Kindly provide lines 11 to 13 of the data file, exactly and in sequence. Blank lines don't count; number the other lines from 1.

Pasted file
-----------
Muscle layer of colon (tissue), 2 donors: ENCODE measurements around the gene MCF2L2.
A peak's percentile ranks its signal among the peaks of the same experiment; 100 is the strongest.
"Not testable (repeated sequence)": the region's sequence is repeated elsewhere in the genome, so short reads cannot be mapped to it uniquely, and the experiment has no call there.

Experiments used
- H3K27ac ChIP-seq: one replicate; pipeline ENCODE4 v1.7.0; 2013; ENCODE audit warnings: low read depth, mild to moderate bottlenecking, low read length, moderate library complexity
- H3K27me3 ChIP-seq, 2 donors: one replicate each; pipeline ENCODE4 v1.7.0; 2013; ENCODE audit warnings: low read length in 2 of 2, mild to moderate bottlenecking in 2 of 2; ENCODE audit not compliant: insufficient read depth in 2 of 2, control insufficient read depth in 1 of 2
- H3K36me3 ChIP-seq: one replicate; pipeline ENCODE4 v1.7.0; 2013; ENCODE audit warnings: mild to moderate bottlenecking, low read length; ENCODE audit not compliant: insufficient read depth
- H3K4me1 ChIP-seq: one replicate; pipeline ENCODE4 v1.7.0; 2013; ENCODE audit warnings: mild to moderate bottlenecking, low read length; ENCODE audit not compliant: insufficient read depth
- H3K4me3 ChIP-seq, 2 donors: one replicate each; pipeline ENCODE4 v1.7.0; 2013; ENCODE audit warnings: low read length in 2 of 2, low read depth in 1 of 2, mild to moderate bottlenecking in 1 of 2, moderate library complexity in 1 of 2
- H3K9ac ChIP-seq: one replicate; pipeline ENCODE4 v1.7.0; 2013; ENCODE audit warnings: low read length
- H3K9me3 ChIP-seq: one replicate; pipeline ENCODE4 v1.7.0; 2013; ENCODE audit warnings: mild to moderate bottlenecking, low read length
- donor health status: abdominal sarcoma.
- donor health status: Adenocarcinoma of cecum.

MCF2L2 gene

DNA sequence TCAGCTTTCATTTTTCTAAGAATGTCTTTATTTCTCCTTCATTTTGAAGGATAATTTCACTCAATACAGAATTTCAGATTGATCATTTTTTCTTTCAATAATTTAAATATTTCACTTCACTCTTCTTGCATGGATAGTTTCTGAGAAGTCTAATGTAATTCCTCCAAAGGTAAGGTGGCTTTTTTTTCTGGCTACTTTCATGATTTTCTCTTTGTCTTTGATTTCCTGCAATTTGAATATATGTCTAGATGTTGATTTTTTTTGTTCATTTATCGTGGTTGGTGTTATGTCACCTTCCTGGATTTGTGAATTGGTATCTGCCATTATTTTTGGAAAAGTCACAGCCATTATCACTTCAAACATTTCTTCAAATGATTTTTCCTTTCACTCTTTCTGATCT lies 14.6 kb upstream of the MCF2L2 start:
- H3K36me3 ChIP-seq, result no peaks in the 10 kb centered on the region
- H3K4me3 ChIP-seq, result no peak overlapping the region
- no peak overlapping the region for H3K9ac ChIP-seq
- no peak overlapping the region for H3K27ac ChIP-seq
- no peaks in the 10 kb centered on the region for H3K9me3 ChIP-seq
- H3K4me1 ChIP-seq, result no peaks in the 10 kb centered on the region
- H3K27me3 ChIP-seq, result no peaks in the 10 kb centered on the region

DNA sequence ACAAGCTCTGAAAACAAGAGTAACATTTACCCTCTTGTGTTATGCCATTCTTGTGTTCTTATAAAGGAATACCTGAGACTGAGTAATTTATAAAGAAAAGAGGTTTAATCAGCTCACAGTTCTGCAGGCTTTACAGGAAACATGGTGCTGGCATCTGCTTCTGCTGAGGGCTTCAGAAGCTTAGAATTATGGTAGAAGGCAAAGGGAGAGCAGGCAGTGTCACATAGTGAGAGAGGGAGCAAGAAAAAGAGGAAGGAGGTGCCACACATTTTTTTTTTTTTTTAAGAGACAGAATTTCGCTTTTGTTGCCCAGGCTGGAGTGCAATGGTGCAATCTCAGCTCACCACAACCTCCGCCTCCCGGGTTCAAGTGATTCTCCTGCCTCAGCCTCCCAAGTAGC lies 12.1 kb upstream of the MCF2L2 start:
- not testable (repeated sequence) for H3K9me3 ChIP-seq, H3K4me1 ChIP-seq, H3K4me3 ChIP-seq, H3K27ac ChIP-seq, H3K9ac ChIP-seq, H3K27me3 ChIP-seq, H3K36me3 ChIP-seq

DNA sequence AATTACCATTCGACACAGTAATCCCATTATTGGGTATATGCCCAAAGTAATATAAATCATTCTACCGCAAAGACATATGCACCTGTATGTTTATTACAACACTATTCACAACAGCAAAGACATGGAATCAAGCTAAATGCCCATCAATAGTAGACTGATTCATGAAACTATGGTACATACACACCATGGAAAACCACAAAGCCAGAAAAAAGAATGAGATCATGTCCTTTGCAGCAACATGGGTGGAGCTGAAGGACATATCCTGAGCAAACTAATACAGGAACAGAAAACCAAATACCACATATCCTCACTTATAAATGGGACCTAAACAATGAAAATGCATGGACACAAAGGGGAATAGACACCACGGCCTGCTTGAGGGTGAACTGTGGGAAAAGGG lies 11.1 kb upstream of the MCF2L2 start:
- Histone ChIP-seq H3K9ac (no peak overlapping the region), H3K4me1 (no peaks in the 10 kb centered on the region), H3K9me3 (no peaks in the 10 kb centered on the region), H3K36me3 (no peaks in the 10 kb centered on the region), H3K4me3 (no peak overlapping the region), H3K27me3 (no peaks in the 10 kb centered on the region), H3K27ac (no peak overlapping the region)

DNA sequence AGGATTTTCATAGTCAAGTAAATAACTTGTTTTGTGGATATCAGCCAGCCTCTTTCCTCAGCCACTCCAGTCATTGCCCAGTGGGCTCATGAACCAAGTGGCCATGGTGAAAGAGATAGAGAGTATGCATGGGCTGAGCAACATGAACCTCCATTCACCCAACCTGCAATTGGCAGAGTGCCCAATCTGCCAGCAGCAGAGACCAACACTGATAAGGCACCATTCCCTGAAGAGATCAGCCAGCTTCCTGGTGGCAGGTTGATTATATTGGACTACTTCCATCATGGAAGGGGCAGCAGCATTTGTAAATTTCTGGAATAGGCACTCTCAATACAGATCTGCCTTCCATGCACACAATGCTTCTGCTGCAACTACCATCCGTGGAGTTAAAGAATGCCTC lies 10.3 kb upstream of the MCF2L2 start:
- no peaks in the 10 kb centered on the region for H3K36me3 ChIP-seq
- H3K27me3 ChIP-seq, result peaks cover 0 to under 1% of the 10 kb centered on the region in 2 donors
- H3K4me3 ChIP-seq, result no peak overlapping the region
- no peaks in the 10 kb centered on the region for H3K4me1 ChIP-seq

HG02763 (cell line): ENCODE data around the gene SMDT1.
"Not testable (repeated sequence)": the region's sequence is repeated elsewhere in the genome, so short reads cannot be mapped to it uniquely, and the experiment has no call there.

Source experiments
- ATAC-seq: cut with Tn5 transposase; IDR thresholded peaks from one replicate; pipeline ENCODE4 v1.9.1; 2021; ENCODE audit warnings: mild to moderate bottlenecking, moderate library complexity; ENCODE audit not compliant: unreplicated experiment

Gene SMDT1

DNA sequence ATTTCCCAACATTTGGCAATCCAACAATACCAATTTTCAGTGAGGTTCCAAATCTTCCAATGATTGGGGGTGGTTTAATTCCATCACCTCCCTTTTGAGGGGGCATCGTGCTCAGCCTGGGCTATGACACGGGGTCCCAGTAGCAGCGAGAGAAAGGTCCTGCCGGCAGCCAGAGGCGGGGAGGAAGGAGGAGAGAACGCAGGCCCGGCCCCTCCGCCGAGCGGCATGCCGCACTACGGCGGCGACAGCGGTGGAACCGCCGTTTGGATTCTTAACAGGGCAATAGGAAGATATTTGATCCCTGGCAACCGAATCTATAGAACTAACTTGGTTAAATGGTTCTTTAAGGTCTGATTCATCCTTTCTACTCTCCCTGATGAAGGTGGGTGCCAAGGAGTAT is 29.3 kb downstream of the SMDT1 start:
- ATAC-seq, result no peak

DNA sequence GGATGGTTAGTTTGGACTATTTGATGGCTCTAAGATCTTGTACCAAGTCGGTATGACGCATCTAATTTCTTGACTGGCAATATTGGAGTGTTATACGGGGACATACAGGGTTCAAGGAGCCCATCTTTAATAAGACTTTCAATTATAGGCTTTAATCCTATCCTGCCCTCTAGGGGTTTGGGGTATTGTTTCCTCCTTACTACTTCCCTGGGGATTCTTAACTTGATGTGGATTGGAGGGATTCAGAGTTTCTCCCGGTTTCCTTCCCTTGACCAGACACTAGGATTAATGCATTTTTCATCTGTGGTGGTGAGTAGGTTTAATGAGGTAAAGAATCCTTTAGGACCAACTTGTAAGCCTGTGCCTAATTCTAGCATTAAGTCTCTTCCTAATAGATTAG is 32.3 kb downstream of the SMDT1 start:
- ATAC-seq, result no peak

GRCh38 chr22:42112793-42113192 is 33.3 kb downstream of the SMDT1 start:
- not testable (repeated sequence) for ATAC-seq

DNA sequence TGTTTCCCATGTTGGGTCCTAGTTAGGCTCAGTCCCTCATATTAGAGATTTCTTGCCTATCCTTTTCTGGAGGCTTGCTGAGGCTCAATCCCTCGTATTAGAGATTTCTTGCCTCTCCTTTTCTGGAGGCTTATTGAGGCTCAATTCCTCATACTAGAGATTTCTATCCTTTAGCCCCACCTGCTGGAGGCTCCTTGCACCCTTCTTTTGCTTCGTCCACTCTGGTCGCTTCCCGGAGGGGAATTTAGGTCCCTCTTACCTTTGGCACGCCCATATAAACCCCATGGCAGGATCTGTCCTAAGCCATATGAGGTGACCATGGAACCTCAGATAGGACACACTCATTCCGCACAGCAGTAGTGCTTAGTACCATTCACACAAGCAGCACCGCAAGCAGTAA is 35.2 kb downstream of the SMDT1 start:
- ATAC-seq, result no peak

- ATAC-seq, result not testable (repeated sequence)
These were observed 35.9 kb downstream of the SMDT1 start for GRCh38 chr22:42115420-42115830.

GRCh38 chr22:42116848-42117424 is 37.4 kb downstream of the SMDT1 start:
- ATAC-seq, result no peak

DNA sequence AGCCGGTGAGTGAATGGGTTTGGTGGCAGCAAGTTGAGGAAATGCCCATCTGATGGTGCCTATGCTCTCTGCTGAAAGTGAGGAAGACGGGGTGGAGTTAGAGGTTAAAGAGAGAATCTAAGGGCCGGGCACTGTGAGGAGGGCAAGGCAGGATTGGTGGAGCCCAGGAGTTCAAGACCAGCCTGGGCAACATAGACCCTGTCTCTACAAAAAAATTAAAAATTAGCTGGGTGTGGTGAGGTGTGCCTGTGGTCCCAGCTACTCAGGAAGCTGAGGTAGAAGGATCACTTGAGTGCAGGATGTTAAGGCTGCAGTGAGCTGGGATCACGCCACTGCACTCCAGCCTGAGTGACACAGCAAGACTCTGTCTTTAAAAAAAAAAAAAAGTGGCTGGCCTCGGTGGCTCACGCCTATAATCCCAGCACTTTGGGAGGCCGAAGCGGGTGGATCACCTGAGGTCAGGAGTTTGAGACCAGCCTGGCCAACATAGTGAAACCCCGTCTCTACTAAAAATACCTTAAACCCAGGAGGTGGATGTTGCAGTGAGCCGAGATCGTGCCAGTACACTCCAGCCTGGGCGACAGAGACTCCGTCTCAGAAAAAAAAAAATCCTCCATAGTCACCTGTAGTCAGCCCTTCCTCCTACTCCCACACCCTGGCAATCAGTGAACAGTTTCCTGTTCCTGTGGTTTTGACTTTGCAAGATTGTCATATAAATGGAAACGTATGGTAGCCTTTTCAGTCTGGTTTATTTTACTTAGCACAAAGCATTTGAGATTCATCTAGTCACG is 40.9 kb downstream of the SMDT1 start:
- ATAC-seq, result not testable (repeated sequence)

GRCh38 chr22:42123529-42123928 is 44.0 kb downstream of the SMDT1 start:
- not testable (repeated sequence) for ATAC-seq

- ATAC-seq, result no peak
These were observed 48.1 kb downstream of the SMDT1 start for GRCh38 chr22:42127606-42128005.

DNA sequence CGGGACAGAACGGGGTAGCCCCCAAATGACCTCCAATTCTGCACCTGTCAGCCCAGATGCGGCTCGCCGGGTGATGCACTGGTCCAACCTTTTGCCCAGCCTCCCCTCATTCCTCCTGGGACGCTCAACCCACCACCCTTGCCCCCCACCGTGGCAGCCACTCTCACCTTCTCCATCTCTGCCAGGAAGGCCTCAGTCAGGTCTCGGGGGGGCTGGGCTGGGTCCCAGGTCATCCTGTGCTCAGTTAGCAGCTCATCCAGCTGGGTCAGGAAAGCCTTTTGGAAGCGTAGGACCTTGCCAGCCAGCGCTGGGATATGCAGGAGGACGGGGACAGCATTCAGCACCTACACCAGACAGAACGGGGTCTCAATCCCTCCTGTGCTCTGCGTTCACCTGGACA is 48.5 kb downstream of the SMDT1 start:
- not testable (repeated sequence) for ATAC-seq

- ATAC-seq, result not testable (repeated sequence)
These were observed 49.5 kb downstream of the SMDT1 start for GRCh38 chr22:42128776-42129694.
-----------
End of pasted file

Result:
- H3K9me3 ChIP-seq: one replicate; pipeline ENCODE4 v1.7.0; 2013; ENCODE audit warnings: mild to moderate bottlenecking, low read length
- donor health status: abdominal sarcoma.
- donor health status: Adenocarcinoma of cecum.